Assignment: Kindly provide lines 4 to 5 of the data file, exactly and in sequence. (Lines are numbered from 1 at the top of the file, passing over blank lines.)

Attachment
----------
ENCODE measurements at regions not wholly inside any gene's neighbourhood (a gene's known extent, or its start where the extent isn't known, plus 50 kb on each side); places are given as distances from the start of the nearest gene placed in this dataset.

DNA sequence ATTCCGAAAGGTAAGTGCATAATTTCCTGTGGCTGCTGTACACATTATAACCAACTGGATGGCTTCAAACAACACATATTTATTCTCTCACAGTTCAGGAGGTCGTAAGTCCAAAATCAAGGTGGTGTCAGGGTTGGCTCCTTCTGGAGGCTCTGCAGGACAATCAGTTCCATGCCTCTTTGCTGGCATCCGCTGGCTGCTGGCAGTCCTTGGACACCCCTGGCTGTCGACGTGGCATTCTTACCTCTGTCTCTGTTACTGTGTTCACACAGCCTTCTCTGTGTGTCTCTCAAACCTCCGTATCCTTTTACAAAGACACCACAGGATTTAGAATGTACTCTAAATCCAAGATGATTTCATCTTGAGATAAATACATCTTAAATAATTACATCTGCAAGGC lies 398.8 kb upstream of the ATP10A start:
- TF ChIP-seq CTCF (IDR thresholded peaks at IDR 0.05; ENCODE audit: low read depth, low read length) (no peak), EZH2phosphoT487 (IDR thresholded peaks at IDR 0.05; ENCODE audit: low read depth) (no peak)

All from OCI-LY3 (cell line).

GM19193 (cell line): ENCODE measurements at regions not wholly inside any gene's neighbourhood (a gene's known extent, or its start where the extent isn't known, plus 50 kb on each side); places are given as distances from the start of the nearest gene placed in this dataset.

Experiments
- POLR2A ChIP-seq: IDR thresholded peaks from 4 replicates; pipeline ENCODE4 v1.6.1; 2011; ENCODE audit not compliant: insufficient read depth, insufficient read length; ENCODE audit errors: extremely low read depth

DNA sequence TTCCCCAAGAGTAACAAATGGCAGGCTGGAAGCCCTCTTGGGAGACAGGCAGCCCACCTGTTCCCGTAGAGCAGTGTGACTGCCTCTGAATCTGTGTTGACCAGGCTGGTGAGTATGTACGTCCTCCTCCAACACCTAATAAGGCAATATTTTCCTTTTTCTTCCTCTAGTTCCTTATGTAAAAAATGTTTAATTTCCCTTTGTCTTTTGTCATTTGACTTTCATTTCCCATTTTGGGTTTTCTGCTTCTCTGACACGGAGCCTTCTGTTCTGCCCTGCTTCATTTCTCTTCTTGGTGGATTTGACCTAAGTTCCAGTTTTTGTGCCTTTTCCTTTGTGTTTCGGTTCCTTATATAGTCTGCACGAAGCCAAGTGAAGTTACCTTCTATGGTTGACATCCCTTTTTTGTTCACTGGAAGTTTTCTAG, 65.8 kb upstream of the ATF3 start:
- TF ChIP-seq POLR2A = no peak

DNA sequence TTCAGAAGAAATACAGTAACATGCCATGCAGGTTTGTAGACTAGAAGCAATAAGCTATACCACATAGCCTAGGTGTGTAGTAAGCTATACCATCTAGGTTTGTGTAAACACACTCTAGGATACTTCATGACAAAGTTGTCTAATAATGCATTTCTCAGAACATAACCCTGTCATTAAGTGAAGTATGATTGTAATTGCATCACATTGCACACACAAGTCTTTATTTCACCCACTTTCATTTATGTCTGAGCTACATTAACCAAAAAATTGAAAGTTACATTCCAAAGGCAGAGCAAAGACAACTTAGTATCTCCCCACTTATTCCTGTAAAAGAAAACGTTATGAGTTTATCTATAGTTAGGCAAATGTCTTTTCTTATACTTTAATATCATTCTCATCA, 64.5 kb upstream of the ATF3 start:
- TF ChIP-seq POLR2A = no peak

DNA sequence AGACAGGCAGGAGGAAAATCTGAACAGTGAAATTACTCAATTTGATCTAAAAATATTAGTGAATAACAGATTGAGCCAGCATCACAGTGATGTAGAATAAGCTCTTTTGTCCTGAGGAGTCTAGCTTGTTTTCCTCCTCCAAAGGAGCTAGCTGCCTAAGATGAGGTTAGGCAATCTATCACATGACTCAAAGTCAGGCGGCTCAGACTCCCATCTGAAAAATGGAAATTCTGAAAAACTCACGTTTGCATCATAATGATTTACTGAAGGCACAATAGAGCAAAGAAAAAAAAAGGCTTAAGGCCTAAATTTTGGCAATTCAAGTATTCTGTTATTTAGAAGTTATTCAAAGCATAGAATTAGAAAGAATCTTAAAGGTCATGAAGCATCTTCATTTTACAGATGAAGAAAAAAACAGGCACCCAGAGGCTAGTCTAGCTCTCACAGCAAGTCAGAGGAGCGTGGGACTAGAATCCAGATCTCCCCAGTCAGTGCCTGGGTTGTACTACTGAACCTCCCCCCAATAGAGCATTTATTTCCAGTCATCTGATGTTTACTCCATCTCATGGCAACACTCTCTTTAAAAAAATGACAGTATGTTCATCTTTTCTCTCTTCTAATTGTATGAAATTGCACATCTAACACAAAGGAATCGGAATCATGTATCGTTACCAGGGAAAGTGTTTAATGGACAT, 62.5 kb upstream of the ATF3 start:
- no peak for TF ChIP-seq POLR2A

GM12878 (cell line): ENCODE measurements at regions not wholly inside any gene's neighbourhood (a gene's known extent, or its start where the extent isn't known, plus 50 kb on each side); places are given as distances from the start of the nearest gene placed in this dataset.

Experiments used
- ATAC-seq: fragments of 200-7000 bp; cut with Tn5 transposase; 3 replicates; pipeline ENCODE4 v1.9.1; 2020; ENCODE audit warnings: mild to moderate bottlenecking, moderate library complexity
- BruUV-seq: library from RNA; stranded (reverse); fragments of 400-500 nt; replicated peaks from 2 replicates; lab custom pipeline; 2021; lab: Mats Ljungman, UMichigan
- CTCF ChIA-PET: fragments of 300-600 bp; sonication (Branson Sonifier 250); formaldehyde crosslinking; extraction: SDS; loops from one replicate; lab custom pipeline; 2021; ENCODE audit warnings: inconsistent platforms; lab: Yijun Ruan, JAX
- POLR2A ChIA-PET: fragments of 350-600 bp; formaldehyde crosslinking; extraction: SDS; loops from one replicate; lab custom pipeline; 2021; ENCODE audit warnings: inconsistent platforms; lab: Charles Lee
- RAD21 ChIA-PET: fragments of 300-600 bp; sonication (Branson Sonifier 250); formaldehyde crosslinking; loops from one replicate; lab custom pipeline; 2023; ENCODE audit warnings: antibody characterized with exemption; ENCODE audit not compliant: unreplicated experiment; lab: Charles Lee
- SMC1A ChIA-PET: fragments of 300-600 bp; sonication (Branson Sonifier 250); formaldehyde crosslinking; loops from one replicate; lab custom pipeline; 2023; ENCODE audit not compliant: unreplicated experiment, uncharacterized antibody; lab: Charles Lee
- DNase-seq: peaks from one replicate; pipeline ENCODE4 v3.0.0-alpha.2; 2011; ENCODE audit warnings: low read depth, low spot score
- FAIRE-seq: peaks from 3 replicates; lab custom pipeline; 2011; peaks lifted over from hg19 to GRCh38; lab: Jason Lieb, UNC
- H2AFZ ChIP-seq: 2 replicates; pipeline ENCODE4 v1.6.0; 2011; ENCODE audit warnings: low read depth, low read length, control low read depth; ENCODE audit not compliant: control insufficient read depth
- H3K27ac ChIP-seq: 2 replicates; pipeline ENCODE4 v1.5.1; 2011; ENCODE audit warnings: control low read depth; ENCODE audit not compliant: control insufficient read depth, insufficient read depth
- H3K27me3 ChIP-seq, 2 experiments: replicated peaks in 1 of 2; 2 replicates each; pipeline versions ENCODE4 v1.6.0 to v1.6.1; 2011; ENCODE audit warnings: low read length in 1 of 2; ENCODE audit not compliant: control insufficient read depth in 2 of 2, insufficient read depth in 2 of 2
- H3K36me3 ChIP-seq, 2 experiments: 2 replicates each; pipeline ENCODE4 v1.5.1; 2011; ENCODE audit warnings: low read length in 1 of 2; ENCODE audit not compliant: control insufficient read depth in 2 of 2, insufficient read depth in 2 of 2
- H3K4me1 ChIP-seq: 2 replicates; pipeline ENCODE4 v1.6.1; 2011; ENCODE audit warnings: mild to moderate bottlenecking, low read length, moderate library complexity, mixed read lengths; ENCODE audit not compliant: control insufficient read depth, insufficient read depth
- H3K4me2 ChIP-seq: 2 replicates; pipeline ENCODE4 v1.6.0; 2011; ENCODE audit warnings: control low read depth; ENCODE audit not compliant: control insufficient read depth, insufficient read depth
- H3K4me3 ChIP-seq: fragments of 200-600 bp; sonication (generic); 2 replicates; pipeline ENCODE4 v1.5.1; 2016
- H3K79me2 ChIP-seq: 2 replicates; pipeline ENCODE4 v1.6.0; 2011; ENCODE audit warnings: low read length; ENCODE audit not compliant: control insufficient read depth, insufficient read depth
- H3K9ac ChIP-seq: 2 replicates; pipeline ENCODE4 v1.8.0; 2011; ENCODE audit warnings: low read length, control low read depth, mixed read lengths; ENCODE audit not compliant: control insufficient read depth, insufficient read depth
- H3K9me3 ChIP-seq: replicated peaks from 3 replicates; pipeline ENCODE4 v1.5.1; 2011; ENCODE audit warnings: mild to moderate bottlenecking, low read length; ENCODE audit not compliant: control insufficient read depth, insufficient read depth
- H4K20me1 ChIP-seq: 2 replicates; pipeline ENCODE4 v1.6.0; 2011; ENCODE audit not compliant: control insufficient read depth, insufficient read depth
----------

All from OCI-LY3 (cell line).

GM19193 (cell line): ENCODE measurements at regions not wholly inside any gene's neighbourhood (a gene's known extent, or its start where the extent isn't known, plus 50 kb on each side); places are given as distances from the start of the nearest gene placed in this dataset.